In the early days of the 21st century, although several hearings before Congress had brought governmental pressure to bear against the animal liberation movement, efforts to quash direct action organizing by capturing and prosecuting participants proved fruitless. Finally, a New Jersey federal grand jury indicted seven individuals and the organization Stop Huntingdon Animal Cruelty USA on charges of animal enterprise terrorism under the Animal Enterprise Protection Act on May 26, 2004. Charges of interstate stalking and conspiracy to use a telecommunications device to harass others were also included in the indictment. It has been said that the defendants were essentially targeted for running a website advocating direct action.
The SHAC 7 were convicted on March 2, 2006 under the AETA. Their conviction probably emboldened law enforcement agencies to utilize conspiracy charges to target radicals nationwide, especially in cases in which simple criminal charges could not be pressed convincingly or did not appear to offer enough of a deterrent.
On December 2, 2004, federal prosecutors indicted Rod Coronado on conspiracy charges related to a local environmental group interfering with mountain lion hunting in Sabino Canyon in March 2003. The indictment came just seven days before Coronado was to stand trial for three lesser misdemeanor charges filed after his arrest in Sabino Canyon on March 26. The new charge carried a maximum penalty of six years in prison.
Coronado faced this among many other charges in a concerted campaign of harassment across several years. On December 13, 2005, he and codefendant Matthew Crozier were found guilty of felony conspiracy to interfere with or injure a government official, misdemeanor interference with or injury to a forest officer, and misdemeanor depredation of government property. Coronado was sentenced on August 6, 2006 to eight months in prison, three years supervised probation, and fined $100. Crozier was sentenced to 100 hours community service, three years probation, and a $1000 fine.
In December 2005 and January 2006, with assistance from the Bureau of Alcohol, Tobacco, Firearms, and Explosives (ATF), the FBI indicted six women and seven men on a total of 65 charges, including arson, conspiracy, use of destructive devices, and destruction of an energy facility. The defendants were named as Joseph Dibee (still at large), Chelsea Dawn Gerlach, Sarah Kendall Harvey (née Kendall Tankersley), Daniel McGowan, Stanislas Meyerhoff, Josephine Overaker (still at large), Jonathan Paul, Rebecca Rubin (still at large), Suzanne Savoie, Justin Solondz (currently in custody in China), Darren Thurston, Kevin Tubbs, and Briana Waters (not charged with conspiracy). A number of other unindicted co-conspirators were also named, including Jacob Ferguson, Jen Kolar, and Lacey Philabaum, all of whom joined Meyerhoff, Gerlach, Harvey, Savoie, Tubbs, and Thurston in accepting plea deals in return for informing to the government. Another alleged co-conspirator, William Rodgers, committed suicide while in police custody. Nathan Block and Joyanna Zacher were added in a superseding indictment in June 2006.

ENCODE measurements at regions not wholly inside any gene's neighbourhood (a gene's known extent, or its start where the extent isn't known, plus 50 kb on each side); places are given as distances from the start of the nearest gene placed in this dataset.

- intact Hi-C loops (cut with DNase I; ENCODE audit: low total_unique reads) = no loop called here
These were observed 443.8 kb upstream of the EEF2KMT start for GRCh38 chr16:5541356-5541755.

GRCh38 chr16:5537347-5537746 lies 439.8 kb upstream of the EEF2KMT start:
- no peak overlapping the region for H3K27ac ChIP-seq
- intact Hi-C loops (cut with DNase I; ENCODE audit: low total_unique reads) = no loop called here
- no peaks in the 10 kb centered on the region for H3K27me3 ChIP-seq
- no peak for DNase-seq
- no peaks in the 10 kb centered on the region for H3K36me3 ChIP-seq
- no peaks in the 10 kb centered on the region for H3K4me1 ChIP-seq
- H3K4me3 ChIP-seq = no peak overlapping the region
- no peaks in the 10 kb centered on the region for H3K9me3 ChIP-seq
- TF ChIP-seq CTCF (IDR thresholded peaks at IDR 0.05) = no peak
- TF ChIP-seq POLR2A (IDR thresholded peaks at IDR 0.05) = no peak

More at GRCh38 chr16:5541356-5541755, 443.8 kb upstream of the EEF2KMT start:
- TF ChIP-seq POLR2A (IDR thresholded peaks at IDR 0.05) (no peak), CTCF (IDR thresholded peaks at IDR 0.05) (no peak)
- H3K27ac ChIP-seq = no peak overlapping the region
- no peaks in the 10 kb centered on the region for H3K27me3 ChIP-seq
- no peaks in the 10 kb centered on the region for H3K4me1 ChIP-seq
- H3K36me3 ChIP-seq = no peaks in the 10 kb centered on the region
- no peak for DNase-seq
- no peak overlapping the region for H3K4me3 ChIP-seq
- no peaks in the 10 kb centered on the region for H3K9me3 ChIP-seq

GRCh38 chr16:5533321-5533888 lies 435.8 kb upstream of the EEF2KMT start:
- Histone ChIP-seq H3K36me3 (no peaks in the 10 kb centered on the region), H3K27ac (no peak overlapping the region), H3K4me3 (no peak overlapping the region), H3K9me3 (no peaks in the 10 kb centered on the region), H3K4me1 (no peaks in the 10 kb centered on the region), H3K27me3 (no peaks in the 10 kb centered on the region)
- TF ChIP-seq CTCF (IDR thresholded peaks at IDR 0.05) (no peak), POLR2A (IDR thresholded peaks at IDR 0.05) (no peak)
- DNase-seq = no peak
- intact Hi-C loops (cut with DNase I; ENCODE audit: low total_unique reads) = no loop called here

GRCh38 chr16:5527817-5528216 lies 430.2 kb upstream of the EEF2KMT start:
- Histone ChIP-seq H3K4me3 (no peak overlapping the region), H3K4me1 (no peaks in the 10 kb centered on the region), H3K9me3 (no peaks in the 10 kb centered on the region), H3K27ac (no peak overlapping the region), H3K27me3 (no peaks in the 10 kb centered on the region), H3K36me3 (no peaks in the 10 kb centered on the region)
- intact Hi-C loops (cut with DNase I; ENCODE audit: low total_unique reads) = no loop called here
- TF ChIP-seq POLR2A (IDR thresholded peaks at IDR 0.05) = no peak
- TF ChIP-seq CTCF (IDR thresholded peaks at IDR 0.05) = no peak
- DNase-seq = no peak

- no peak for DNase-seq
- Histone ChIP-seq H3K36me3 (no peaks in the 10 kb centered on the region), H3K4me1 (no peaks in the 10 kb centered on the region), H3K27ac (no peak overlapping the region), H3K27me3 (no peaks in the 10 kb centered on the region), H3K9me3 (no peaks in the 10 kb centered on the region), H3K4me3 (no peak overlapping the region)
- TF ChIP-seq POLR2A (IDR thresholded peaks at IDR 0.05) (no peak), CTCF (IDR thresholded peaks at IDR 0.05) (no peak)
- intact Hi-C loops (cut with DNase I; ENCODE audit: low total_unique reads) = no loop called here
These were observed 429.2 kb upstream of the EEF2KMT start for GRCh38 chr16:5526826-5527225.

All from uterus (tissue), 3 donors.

In January 2006, as a result of a separate investigation but widely reported as an extension of Operation Backfire, three more individuals—Eric McDavid, Zachary Jenson, and Lauren Weiner—were arrested in Auburn, California for conspiring to damage facilities “by explosive or fire.” Jenson and Weiner took cooperating plea bargains, selling out McDavid, who was convicted on all counts September 27, 2007 and was sentenced in May 2008 to nearly 20 years in prison.
The McDavid case is notable because of the role of a paid informant, “Anna,” who essentially entrapped the defendants by utilizing money and flirtation to lure them into discussions about illegal activity. It subsequently received coverage in Elle magazine among other venues.
Nathan Fraser Block, aka “Exile,” and Joyanna Lynn Zacher, aka “Sadie,” were arrested in February 2006 in Olympia, Washington in connection to the Jefferson Poplar Farm fire which occurred in 2001 in Clatskanie, Oregon.
In November 2006, Joyanna Zacher and Nathan Block each pled to one count of conspiracy, attempted arson, plus multiple arson charges from actions at the Joe Romania Chevrolet car dealership in Eugene and the Jefferson Poplar tree farm, as part of a global resolution agreement with prosecutors in the Operation Backfire case. Daniel McGowan and Jonathan Paul entered plea deals in the same hearing, resolving all the outstanding Operation Backfire cases. All four defendants refused to assist in government investigations of other activists. It is worth noting that, compared to the cooperating defendants in the Backfire case (see chart, as a GIF or PDF), the non-cooperating defendants received proportionately shorter sentences.